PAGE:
With all respect, I think some comments are really necessary :Note that the one with a Q of 0.7 is flat in the passband, and the one with Q of 0.8 is slightly peaked, and the one with Q of 0.6 is rolling off too soon which suggests that the general character of the low pass is being lost.
So in one case it starts to look like a sort of bandpass, and in the other case it starts to look like a defunct low pass.
This leads me to the conclusion that the idea of the Q of a filter is not always the best way to view the quality of a filter and that would apply to any kind not just low pass.
For the academic view, for a second order filter i think the lowest Q is 1/sqrt(2) before we lose the character of the low pass itself where we have a clearly defined passband and a clearly noticeable roll off.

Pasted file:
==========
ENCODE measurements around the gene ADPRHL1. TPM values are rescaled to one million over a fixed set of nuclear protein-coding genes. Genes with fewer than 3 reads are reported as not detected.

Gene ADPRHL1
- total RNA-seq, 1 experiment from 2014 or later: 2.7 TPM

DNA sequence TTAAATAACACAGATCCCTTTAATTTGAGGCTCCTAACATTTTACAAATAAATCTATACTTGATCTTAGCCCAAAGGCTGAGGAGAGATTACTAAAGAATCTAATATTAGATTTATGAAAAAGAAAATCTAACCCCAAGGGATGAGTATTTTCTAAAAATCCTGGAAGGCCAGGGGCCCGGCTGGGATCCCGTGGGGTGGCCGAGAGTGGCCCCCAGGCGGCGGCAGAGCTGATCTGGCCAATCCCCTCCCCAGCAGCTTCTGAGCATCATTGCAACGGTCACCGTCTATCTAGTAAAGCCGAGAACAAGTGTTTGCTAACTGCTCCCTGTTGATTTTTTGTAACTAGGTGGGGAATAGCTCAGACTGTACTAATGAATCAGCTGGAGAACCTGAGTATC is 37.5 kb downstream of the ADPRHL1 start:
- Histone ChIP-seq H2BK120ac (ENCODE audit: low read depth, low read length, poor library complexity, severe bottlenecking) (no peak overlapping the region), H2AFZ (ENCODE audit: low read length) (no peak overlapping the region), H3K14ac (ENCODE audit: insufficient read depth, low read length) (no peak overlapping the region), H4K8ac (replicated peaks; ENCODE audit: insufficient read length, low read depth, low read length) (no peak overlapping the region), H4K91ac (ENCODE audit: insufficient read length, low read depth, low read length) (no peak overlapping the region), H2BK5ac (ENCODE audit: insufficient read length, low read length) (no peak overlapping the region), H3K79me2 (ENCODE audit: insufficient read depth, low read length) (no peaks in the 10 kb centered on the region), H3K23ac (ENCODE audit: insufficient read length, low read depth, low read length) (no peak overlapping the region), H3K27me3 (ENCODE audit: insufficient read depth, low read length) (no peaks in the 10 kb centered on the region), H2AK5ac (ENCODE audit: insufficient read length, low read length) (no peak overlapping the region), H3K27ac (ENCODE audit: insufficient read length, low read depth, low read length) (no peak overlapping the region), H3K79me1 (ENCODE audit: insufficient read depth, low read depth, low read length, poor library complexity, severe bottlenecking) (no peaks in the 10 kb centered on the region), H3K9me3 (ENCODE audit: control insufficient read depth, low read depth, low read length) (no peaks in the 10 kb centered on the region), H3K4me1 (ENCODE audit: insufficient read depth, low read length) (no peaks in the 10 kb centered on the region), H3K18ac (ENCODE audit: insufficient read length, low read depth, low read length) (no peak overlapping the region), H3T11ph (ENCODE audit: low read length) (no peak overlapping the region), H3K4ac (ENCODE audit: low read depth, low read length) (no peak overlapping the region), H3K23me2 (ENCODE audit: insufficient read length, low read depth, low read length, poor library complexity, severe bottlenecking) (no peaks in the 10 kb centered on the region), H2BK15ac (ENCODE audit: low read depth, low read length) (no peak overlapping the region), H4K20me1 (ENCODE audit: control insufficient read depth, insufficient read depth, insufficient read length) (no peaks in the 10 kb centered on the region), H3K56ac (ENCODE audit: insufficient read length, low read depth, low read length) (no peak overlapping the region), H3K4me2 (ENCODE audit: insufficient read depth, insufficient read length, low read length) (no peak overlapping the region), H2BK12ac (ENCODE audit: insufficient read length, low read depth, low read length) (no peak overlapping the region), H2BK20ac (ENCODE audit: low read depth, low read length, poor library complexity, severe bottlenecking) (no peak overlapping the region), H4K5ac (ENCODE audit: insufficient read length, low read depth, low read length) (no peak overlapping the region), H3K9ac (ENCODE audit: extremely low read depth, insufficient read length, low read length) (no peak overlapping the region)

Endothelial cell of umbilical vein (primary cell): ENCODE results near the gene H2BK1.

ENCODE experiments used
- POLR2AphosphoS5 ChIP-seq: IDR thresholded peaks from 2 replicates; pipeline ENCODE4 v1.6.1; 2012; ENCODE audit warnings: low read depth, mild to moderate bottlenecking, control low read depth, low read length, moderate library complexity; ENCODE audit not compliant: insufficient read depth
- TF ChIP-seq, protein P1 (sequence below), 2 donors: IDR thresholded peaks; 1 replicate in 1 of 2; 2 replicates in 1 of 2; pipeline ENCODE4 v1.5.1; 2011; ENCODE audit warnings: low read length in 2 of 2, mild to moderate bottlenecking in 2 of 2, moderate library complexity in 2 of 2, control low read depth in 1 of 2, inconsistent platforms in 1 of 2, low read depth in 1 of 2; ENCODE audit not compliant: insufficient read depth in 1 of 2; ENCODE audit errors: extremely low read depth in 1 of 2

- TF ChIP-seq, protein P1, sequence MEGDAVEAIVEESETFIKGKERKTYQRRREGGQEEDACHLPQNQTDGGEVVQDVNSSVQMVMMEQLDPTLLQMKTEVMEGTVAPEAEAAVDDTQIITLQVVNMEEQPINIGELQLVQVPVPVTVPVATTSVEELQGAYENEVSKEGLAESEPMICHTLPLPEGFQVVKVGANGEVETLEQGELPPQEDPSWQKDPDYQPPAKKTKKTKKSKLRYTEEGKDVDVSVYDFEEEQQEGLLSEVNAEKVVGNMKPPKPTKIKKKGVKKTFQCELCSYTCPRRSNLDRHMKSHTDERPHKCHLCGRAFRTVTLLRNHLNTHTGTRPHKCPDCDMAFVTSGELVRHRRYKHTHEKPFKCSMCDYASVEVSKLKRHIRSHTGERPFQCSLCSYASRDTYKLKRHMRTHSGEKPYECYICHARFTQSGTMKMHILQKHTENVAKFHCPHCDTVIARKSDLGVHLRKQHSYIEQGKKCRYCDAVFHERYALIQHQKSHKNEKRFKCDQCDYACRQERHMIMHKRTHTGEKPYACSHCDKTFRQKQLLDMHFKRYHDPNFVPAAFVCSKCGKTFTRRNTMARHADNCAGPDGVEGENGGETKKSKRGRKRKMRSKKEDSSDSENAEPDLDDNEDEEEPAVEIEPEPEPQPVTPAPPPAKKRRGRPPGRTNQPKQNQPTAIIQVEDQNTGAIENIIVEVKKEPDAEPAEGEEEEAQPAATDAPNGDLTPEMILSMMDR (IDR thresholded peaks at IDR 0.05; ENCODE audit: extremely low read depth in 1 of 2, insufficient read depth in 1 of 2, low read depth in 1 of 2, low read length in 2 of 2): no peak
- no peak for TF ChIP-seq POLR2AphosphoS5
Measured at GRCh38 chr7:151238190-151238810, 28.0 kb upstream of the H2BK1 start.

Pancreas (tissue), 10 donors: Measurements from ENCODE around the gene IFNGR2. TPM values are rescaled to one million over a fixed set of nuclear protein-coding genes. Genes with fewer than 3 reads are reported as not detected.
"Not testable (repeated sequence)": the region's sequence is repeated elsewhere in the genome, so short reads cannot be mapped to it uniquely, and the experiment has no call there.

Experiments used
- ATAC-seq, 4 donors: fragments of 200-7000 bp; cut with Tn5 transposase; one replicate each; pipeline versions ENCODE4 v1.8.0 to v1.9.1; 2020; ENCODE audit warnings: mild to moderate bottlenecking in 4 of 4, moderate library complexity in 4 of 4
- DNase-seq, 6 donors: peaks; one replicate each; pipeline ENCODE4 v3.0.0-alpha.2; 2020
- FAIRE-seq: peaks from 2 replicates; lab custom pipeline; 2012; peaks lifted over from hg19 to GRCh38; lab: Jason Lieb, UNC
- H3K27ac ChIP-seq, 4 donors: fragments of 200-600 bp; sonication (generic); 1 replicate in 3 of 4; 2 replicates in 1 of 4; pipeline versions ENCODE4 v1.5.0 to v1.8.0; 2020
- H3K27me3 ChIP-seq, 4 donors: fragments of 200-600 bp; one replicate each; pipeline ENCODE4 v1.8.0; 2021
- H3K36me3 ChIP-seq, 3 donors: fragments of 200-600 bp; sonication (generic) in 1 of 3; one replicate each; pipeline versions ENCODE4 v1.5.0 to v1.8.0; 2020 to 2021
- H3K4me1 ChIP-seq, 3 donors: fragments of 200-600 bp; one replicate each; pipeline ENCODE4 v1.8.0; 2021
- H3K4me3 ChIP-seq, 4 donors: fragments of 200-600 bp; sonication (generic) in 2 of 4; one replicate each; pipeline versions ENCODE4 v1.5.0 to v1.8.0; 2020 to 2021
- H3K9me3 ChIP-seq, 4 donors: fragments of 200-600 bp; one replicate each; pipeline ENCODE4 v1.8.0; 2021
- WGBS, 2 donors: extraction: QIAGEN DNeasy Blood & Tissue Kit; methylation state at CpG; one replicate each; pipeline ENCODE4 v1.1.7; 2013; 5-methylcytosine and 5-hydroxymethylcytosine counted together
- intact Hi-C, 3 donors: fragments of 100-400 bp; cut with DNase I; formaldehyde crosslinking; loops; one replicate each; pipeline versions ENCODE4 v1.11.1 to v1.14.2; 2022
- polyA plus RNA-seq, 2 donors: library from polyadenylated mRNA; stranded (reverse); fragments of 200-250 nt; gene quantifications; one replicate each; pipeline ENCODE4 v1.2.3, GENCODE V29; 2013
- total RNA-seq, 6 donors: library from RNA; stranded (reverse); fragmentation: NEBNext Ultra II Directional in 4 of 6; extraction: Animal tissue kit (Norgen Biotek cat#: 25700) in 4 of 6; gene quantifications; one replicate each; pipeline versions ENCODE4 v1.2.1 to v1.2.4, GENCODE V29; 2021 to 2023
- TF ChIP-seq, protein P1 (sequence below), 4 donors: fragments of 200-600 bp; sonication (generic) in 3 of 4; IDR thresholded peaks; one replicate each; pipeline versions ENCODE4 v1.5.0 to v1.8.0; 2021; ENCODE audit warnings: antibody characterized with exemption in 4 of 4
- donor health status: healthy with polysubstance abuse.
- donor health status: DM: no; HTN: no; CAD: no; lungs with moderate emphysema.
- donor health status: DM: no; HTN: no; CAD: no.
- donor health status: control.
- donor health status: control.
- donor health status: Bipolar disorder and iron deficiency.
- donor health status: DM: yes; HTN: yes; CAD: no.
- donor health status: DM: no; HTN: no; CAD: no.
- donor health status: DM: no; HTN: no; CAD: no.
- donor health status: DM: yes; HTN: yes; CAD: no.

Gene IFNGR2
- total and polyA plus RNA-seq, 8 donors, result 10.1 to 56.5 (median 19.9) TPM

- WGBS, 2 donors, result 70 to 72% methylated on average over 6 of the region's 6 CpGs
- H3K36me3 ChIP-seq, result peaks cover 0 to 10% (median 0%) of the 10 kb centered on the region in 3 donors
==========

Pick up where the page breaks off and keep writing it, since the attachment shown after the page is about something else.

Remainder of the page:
* No, the character of a lowpass is not lost - even for Q=0.5 (which belongs to a simple RC 1st-order lowpass) we speak, of course, of a "lowpass" with a 20dB/dec roll-off
* ...looks like a "sort of bandpass" ? A 2nd-order Chebyshev lowpass (ripple w=0.5 dB) has a Q=0.864 and Q=0.956 (ripple w=1dB)
* All filter tables which are used for designing filters for 2nd and higher order filters are based (and give) Q-values for the different approximations (Butterworth, Chebyshev, Bessel, Cauer,...). Note that all the various well-known lowpass functions differ in the Q-values only!
* The quality factor Q=1/sqrt(2)=0.7071 belongs to a 2nd-order Butterworth filter - it is, of course, not the lowest possible Q value (1st-order RC-lowpass with Q=0.5)